White House coronavirus task force member Dr. Deborah Birx hit back at both Nancy Pelosi and The New York Times for doubting her capabilities, telling a CNN host Sunday that she’s never before in her life been called “non-scientific, or non-data driven.”
The remarks came in response to Pelosi telling the hosts of ABC’s “The Week” earlier that day that she has “no” confidence in her.
“I think the president has been spreading disinformation about the virus, and she is his appointee so, I don’t have confidence there, no,” she’d said.
Pelosi’s trash-talking was reportedly based on a Times hit piece that had accused Birx of being too optimistic — i.e., “pollyannish” — about the virus.
Speaking with CNN host Dana Bash later that same day, Birx blasted both Pelosi and the Times, though she tried framing her response in a way designed to suggest the Times was the main culprit, not the speaker.
“I have tremendous respect for the speaker. I have respect for her long dedication to the American people, and I think it was unfortunate that The New York Times wrote this article without speaking to me. I could have brought forth the data. I provide data every single day with an analysis,” she began.
Note how she started by praising Pelosi and then jumped to slamming the Times.
“The day that they are talking about that I was ‘pollyannish,’ it said there was improvement in the New York metro, but ongoing cases in Boston and Chicago, a new outbreak in Houston and full logarithmic spread, and new, concerning outbreaks in Baltimore and New Haven and Washington, D.C.,” she continued.
“This was not a pollyannish view. I have never been called pollyannish or nonscientific or non-data driven, and I will stake my 40-year career on those fundamental principles of utilizing data to really implement better programs to save more lives.”
Pelosi’s trash-talking came 2 days after a report came out that she’d also trash-talked Birx during a closed-door meeting in her office Thursday evening with several Trump administration officials.
“Pelosi said to Treasury Secretary Steven Mnuchin and White House Chief of Staff Mark Meadows: ‘Deborah Birx is the worst. Wow, what horrible hands you’re in.’ She accused Birx of spreading disinformation about the coronavirus pandemic while praising Anthony Fauci, who she said ‘came to his senses, and is now a hero,’” Politico reported Friday.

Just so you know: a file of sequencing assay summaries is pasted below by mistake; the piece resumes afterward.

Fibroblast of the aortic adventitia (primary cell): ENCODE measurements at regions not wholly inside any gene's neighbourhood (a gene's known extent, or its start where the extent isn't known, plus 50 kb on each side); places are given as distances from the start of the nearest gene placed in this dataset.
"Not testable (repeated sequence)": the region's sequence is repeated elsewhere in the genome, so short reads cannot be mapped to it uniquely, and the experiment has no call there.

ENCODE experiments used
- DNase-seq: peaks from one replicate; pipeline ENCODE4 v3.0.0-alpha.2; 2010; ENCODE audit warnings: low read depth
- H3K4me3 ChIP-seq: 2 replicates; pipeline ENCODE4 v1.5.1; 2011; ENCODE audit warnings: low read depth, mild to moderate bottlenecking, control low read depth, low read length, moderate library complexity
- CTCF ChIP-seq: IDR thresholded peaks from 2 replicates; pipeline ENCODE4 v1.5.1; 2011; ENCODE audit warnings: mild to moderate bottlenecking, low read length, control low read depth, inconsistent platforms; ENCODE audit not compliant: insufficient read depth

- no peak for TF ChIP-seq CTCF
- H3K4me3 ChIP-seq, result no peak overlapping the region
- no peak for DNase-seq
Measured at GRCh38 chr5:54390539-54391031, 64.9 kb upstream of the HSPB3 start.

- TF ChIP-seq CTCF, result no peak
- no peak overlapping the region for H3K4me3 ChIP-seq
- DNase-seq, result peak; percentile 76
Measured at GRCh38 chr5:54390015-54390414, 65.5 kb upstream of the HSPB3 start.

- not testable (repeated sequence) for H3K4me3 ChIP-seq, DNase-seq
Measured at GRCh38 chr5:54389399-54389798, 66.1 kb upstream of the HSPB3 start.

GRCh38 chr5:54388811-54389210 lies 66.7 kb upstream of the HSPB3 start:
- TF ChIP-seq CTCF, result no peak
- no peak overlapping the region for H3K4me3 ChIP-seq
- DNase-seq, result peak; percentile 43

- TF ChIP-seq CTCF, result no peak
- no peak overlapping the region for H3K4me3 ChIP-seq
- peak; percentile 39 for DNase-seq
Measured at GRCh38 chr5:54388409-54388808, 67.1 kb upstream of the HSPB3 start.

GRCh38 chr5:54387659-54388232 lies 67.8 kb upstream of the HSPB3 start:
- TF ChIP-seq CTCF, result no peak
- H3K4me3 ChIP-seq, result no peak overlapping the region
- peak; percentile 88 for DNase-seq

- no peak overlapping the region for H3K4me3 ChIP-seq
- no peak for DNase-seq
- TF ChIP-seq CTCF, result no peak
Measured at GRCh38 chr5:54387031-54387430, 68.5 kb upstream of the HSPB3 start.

That trash-talking was reportedly also based on the Times’ hit piece.
Speaking of dubious narratives that aren’t rooted in truth, during the same interview on CNN this Sunday, Bash accused the United States of having “failed so badly” at handling the coronavirus. She based the claim on the number of coronavirus cases.
“The U.S. recorded nearly 2 million new cases in July, the most cases of any month yet. So the United States is still averaging more than 60,000 cases and 1,000 deaths per day. … America is not even close to controlling this like other places — South Korea and the European Union, for example. So, Dr. Birx, why has the U.S. failed so badly at this?”
Birx responded by pointing out that every major metropolitan area is like its own country and has therefore experienced its own coronavirus curve.
But because of geographic and demographic differences, and asymptomatic spread, the start and end dates for their curves haven’t been the same. That’s why the idea that the U.S. as a whole has “failed so badly” makes little sense.
The point flew over Bash’s head.
“Doctor, you’re explaining what happened. The question that everybody out there has is why? Why did this happen? Why was the government particularly — I mean, you’re the coordinator for the federal response. Why weren’t you able to stop this from spreading and continuing to spread uncontrollably as it is now?” she said.
Birx attributed the continued spread to asymptomatic spreaders and cautioned this is why the administration has been promoting social distancing and mask-wearing.
“I hear, you but it’s clearly not working,” Bash replied.
“What we are seeing today is different from March and April. It is extraordinarily widespread. It’s into the rural as equal urban areas. And to everybody who lives in a rural area, you are not immune or protected from this virus, and that is why we keep saying, no matter where you live in America, you need to wear a mask and socially distance,” Birx replied.
Her point was that local peaks are occurring at different times because of geographic and demographic differences, as well as asymptomatic spread, which is why it’s fundamental that the American people follow the CDC’s guidelines.